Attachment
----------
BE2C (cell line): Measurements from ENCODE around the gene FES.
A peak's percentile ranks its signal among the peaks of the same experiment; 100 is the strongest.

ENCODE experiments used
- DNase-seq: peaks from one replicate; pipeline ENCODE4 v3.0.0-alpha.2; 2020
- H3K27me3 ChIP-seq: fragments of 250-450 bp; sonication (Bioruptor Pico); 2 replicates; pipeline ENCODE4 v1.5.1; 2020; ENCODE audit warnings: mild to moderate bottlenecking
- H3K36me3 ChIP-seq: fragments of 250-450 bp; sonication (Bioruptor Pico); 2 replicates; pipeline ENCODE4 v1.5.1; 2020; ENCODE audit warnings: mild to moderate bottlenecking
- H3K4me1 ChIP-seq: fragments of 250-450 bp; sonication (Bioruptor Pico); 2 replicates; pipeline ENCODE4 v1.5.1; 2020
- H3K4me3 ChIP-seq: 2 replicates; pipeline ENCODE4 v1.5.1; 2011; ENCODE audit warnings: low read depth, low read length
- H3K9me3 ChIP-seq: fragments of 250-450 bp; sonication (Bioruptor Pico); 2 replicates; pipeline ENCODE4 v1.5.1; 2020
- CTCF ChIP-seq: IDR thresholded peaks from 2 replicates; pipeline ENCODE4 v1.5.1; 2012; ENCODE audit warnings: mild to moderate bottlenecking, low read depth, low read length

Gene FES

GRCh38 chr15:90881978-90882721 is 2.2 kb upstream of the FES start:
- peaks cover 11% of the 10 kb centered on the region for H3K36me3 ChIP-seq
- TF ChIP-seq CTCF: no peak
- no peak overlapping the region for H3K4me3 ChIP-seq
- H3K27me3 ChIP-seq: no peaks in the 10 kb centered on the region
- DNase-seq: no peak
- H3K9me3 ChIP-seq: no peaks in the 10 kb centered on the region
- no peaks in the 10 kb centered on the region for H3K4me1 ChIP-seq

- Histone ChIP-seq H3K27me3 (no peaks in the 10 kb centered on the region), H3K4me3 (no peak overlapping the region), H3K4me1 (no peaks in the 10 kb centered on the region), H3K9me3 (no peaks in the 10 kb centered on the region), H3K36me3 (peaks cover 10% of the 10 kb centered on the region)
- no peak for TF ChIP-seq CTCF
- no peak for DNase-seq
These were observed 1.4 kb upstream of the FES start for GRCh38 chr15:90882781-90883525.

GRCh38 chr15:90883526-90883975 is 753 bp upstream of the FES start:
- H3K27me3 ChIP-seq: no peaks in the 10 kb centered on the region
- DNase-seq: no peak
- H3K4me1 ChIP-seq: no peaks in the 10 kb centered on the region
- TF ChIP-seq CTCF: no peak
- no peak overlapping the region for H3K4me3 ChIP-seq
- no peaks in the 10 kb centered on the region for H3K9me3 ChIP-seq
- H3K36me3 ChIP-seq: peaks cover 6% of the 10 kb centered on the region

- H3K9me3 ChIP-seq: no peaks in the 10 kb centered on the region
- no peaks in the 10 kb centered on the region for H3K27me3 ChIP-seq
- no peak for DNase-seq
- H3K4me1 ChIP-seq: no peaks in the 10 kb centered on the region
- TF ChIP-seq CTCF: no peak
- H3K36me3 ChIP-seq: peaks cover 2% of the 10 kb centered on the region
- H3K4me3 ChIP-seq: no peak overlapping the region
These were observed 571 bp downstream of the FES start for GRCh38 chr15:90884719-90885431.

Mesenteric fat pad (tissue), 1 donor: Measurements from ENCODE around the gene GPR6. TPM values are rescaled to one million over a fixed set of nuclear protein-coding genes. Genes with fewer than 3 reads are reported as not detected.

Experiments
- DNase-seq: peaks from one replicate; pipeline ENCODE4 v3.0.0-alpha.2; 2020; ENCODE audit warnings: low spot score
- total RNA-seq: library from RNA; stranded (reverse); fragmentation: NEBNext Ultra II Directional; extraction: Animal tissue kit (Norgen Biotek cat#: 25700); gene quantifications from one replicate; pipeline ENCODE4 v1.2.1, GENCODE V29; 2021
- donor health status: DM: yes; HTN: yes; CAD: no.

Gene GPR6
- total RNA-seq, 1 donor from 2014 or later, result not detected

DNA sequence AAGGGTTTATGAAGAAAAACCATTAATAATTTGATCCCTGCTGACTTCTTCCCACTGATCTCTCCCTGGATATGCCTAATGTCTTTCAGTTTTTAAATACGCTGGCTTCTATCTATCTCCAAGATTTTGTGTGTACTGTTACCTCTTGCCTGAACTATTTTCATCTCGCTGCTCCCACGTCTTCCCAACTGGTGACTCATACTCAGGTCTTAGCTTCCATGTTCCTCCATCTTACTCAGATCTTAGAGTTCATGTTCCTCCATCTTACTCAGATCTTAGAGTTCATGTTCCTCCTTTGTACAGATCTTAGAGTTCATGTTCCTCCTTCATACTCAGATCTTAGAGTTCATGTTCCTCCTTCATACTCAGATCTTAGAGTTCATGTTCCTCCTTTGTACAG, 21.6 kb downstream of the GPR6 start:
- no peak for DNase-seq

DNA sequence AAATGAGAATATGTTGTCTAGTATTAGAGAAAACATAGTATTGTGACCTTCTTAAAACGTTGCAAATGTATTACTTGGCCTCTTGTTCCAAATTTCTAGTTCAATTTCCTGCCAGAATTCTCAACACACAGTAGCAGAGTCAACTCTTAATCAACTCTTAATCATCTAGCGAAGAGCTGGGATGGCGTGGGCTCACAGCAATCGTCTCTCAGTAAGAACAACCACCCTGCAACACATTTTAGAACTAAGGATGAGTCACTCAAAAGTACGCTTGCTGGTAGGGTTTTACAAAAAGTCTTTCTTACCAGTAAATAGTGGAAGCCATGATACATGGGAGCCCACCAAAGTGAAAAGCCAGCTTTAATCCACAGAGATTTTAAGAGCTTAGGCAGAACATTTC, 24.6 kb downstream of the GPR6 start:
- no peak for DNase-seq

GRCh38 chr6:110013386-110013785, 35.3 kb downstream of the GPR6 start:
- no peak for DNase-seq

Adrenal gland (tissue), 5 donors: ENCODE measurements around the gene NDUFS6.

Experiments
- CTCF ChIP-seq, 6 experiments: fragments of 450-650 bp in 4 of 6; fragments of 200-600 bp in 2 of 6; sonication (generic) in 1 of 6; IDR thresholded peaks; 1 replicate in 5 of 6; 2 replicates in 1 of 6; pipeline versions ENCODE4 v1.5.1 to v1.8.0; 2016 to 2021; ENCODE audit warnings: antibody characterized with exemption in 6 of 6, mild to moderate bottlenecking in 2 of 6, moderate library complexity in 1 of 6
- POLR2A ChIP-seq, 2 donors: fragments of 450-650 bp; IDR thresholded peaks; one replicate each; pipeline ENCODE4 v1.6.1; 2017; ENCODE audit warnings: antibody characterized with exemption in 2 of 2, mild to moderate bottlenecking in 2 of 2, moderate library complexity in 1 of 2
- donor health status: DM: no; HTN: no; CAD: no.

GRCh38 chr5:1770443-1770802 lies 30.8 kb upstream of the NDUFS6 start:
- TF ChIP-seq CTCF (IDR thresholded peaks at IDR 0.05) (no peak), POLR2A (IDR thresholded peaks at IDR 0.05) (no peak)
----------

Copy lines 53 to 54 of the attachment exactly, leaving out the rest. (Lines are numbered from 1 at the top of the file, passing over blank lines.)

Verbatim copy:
Adrenal gland (tissue), 5 donors: ENCODE measurements around the gene NDUFS6.

Experiments